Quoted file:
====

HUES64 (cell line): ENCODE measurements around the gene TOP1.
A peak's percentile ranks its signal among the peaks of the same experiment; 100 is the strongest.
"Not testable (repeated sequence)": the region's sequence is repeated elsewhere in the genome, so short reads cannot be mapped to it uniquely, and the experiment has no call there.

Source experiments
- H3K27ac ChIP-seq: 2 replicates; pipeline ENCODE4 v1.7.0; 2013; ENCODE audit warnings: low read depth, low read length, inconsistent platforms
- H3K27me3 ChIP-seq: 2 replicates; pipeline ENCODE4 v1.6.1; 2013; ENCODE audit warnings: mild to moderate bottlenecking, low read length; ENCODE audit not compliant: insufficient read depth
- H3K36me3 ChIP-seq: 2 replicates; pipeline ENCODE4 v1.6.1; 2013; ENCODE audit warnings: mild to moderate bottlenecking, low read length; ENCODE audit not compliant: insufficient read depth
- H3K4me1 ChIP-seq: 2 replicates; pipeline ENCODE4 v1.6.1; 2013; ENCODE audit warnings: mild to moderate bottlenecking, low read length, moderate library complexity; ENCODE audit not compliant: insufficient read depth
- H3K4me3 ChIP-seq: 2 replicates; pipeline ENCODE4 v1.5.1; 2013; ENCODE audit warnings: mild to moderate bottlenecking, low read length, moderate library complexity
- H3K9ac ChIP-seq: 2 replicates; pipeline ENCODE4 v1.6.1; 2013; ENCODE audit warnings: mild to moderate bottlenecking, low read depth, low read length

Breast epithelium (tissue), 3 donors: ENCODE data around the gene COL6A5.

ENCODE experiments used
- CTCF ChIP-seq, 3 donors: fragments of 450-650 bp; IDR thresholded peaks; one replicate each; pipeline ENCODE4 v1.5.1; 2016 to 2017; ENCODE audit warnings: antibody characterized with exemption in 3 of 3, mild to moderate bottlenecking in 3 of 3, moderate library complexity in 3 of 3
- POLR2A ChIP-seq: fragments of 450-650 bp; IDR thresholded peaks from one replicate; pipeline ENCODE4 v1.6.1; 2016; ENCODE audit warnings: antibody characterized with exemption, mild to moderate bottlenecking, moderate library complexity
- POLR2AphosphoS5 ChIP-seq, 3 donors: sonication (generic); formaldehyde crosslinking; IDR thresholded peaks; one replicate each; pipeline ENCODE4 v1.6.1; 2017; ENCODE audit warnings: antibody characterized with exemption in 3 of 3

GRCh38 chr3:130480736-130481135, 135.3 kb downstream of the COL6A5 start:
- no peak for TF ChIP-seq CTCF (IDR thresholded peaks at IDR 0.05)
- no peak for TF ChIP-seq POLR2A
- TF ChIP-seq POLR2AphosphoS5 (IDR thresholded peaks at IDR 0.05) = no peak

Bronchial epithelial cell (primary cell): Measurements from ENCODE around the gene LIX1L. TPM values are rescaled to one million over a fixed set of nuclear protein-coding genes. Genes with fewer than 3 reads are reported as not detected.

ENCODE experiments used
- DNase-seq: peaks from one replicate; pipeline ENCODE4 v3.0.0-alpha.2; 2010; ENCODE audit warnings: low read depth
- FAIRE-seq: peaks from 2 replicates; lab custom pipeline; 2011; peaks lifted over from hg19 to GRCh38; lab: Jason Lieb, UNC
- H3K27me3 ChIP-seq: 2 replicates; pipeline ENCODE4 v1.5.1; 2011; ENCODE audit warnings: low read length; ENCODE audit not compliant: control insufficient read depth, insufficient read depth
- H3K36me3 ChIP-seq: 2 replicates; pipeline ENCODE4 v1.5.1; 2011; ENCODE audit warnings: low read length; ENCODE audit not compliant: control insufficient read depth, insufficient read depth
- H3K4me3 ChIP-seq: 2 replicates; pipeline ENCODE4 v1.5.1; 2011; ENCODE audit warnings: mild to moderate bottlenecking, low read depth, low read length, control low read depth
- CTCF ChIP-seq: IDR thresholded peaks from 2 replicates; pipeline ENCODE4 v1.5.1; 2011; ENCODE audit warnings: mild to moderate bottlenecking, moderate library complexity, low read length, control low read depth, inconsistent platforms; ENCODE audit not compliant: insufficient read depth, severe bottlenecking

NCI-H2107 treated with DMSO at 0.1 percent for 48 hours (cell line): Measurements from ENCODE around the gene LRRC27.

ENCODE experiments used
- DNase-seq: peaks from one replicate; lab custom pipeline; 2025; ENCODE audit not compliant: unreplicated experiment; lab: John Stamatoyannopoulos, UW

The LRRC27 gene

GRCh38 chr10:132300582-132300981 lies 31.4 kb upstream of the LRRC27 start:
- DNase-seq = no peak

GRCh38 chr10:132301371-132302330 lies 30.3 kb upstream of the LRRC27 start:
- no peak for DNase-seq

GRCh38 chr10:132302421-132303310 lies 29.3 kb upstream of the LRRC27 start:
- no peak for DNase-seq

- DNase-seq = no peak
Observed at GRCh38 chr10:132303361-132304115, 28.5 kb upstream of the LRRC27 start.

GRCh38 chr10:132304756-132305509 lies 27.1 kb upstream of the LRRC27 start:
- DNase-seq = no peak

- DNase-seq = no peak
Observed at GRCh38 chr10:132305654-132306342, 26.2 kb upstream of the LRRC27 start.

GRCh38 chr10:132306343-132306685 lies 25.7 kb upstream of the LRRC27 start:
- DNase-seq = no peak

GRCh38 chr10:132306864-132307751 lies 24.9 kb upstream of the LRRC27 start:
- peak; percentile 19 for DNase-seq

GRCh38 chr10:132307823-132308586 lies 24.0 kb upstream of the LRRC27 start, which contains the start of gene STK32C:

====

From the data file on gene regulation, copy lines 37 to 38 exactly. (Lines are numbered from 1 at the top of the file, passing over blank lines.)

- no peak for DNase-seq

- DNase-seq = no peak